5 steps for Procurement to impact on financial results

BY RachelS


Procurement is a complex multidisciplinary team activity that crosses all areas of the business. The variables and complexities of purchasing products and services, from basic supplies through to strategic purchases, make Procurement a key resource within the business.

In addition, there are distinct specialist areas that are unique to the procurement function. Including governance and adherence to relevant social responsibility policies: procurement are the experts in these domains.

The procurement environment is dynamic and constantly changing with many influences: political, environmental and technological. With Procurement behind the drive for sustainable/ethical supply of goods and services to efficiently and effectively support the operations of the organisation.

Within this environment, the Procurement has to remain focused on maximising financial results associated with the supply and use of goods and services. It is procurement at the heart of any impact on P&L. Financial management within Procurement is therefore of critical importance.

The Hackett Group summarises this well:

“The leadership and management challenges to create awareness, get support, and galvanize all the necessary stakeholders required to shape a winning team for this multi-disciplined sport of procurement are daunting. But the aggregate value potential is worthy of the effort…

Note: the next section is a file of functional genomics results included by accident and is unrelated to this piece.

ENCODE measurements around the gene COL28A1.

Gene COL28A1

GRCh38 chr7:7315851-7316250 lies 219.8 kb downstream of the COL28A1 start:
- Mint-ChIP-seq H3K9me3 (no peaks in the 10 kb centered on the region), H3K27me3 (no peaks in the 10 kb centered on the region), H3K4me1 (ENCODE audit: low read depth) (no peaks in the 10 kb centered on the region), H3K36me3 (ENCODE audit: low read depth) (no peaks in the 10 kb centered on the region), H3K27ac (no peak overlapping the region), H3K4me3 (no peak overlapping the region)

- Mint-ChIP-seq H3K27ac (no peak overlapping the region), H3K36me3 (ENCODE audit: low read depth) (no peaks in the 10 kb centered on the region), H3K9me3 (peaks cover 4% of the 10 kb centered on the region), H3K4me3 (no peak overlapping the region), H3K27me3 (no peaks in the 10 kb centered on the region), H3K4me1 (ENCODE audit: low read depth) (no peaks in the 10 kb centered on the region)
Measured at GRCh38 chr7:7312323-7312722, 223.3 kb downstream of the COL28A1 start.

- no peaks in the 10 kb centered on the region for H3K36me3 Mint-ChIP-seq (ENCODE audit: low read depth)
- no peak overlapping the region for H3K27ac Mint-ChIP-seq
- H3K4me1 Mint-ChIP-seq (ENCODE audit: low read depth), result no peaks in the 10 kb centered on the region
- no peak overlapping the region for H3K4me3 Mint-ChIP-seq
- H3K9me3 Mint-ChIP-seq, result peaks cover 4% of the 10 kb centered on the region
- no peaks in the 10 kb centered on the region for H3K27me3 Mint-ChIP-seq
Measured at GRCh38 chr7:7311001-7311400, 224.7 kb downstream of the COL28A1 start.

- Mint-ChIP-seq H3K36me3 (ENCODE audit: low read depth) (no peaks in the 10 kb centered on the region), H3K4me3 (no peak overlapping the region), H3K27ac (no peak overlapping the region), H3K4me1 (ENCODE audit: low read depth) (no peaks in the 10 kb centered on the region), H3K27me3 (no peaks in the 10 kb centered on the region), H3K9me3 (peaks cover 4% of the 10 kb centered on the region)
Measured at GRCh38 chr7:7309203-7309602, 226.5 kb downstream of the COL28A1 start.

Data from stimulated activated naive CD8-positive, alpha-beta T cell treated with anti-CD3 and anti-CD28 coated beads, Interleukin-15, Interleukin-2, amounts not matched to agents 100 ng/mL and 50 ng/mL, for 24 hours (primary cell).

… procurement transformation is not about getting to the lowest cost of procurement; it is about maximizing financial results.”

So, what needs to be done to enable procurement to have the maximum impact possible on your financial results.

1. Remove the noise

The first and most important step is to move Procurement away from being a transactional based function.Focused purely on moving purchase transactions though the organisation.

Value will never be realised If Procurement continues to function as an order processing organisation.

However, taking the traditional approach to automate procurement is not the answer. Introducing technology that is focused on automating what the Procurement function does is not the way forward. It is a very short-sighted view of what is required to move Procurement away from a transactional environment.

The focus should not be on automating procurement.

The focus should be on automating the buying process from a user/departmental perspective. The user needs to focus on the specific details of any purchase: if procurement is involved, in a direct line in the process, this will be a very inefficient purchase process. Certainly wasting procurement time in irrelevant details.

This automation can be achieved with either the right investment in eProcurement technology (platforms that enable users to buy goods and services without involving procurement people.) Or it can be achieved through outsourcing a significant proportion of the Indirect spend activity to an automated outsourcing company.

The key, whether insourcing or outsourcing, is to ensure that you are enabling the end users to get exactly what they need quickly, easily, and in compliance with procurement policy. Without them having to understand the intricacies of that policy.